Of course, it has to be with SYNTAX... I like to do everything with Syntax because of so many reasons but mostly to keep a log of what I am doing and secondly to reduce the key strokes I have to make for repeated jobs!!!

So, in case you have some variables for which you have to assign VALUE AND VARIABLE LABELS wouldn't it be handy to if you are able to do them with one command.I know it is a small thing and most people who use SPSS would laugh at me for even writing a blog entry on this, but believe me it is easy to forget little things especially if you go out of touch for a year or two. So, here is the command:


q29a '(RHC)Number of hours facility open for consultantion'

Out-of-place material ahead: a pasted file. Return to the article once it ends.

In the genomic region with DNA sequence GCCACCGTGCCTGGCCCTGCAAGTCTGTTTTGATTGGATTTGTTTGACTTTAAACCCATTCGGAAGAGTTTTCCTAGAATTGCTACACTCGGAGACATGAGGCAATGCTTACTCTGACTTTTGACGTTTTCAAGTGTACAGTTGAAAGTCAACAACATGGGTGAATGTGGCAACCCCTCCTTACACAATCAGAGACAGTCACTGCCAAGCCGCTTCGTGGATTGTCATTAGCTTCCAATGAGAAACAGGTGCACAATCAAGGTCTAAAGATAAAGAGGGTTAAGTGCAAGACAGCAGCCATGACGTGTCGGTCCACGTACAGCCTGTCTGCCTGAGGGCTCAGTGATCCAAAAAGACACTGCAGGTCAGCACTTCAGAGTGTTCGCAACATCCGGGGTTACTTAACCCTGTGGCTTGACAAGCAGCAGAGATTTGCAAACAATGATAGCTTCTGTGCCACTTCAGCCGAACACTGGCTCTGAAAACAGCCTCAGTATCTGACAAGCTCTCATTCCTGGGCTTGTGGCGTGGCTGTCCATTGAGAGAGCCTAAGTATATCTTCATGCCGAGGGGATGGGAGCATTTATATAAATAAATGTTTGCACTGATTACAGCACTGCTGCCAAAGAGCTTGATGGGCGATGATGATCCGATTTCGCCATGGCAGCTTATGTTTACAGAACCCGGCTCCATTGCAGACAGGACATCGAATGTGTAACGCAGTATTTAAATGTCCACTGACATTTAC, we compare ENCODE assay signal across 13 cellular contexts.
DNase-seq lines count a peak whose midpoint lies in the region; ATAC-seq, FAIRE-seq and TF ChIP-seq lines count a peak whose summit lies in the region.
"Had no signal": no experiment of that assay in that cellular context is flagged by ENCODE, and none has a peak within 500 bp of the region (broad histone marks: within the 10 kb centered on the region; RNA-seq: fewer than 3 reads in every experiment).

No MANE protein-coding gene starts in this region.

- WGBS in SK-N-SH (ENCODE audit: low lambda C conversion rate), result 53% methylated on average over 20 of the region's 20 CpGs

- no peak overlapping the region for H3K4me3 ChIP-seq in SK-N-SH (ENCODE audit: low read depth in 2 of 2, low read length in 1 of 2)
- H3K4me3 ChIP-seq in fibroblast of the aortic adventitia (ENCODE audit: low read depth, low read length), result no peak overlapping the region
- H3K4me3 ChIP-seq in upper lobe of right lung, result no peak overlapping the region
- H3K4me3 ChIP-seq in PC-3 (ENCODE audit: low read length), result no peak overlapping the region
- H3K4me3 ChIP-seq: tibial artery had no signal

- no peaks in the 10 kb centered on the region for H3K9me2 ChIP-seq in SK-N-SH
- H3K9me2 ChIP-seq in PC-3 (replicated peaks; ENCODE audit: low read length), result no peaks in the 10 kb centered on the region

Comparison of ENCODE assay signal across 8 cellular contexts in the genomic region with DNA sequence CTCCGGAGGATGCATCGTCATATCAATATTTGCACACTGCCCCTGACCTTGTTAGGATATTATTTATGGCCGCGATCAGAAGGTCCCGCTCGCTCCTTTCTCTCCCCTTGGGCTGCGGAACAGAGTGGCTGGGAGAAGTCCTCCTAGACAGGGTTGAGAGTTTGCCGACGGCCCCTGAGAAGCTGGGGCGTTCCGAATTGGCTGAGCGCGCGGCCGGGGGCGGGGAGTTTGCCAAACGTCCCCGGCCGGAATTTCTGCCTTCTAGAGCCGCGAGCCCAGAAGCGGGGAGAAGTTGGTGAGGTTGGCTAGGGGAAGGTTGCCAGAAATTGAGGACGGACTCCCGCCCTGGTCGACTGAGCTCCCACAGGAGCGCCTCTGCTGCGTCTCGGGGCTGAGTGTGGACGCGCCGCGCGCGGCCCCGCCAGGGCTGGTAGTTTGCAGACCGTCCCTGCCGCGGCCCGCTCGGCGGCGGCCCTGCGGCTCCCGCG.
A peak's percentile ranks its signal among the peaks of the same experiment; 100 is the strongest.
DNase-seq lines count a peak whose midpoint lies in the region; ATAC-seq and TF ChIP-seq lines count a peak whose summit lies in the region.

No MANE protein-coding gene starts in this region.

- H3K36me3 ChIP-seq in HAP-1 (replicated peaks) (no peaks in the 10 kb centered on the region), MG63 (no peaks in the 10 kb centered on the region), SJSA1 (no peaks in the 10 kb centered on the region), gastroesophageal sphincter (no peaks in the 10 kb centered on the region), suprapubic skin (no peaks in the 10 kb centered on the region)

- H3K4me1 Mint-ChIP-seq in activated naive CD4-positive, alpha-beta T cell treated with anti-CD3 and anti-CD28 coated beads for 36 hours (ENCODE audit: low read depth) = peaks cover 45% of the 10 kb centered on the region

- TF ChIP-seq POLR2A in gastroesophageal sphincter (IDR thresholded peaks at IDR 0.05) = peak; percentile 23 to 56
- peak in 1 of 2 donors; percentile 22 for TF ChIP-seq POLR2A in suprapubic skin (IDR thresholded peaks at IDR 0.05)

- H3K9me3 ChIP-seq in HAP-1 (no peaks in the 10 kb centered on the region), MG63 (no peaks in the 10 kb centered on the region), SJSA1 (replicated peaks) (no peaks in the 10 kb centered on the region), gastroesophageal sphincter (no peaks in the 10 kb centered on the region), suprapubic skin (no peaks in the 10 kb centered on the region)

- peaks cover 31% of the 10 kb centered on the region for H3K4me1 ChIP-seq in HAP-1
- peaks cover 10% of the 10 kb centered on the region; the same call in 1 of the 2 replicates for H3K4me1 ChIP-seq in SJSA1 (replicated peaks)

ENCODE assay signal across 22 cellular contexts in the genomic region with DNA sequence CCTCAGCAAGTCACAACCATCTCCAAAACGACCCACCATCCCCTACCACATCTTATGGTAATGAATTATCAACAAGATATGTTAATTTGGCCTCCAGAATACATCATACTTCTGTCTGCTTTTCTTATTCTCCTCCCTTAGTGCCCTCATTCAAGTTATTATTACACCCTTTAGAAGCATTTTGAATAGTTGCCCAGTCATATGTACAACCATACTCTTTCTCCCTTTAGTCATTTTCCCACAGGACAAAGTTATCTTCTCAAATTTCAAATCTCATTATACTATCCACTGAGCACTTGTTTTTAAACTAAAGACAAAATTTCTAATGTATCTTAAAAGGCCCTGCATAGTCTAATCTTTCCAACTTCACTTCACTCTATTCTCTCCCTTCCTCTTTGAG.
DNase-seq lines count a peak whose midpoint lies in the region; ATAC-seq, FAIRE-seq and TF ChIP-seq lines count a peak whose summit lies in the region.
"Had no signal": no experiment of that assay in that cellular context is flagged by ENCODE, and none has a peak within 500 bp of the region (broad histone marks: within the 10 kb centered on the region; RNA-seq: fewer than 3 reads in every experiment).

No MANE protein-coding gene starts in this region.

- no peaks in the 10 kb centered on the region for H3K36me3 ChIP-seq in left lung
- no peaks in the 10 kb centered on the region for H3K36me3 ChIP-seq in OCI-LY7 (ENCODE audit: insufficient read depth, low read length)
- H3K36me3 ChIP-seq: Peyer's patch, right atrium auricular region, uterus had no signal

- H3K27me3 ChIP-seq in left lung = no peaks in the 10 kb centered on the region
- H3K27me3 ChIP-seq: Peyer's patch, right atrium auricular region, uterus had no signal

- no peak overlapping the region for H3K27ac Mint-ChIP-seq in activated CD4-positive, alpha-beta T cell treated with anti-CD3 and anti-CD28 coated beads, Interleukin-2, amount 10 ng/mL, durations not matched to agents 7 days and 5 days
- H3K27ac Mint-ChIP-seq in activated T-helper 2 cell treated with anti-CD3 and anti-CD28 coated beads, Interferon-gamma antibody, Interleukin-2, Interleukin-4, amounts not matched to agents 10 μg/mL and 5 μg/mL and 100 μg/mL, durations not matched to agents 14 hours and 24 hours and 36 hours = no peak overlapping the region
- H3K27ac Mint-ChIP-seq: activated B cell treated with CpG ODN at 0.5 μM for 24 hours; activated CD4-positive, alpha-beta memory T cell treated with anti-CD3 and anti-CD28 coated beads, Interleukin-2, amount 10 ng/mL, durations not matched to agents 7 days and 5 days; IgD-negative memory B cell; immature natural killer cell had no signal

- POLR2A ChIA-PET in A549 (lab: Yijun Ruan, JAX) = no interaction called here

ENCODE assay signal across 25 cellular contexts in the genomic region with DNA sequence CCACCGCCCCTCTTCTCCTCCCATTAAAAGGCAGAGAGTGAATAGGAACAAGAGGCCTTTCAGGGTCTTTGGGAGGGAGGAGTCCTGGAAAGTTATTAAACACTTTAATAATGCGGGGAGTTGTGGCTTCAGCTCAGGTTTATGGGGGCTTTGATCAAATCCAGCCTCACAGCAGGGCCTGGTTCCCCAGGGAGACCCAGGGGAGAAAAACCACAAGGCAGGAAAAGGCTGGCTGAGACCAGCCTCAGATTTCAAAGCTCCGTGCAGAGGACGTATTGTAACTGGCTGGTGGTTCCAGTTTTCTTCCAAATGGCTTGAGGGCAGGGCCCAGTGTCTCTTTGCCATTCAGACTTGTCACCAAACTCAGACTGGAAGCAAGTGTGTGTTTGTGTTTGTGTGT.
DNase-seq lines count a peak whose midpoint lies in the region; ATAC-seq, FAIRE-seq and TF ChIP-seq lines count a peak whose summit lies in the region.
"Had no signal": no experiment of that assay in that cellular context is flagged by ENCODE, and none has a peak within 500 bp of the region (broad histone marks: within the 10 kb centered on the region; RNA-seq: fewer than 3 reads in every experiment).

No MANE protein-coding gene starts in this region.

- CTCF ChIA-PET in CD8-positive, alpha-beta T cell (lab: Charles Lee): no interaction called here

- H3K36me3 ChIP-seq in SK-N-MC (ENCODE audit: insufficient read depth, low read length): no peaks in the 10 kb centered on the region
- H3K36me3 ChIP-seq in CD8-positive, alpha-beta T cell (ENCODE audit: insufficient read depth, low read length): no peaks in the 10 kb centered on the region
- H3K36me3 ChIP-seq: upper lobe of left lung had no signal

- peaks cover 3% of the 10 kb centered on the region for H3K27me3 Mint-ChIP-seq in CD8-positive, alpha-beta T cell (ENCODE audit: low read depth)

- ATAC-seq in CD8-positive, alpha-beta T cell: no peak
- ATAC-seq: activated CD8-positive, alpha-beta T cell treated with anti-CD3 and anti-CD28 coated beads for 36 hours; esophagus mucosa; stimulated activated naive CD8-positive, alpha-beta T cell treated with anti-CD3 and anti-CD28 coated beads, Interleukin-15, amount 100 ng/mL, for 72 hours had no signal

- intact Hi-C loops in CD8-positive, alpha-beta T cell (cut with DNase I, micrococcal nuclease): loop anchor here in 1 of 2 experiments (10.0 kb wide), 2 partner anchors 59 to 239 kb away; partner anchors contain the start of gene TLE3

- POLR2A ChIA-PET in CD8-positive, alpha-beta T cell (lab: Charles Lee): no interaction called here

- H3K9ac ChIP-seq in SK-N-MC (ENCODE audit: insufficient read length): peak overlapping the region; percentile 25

/q29b 'Number of hours facility open for consultantion BHU'
/q29c 'Number of hours facility open for consultantion MCH center'
/q29d 'Number of hours facility open for consultantion Dispensary'
/q29e 'Number of hours facility open for consultantion govt hospital'
/q29f 'Number of hours facility open for consultantion Pvt hospital'
/q29g 'Number of hours facility open for consultantion Dispensary/Compoder'
/q29h 'Number of hours facility open for consultantion Nurse/LHV'
/q29i 'Number of hours facility open for consultantion Hakeem/ Homeopath'
/q29j 'Number of hours facility open for consultantion FWC'
/q29k 'Number of hours facility open for consultantion 'RHS-A'
/q29l '(Others)Number of hours facility open for consultantion'.

Please note in the above syntax, After VAR LAB the first variable name is written as is, but the rest precede with a backslash "/".

Data transfer (migration) from Access to SPSS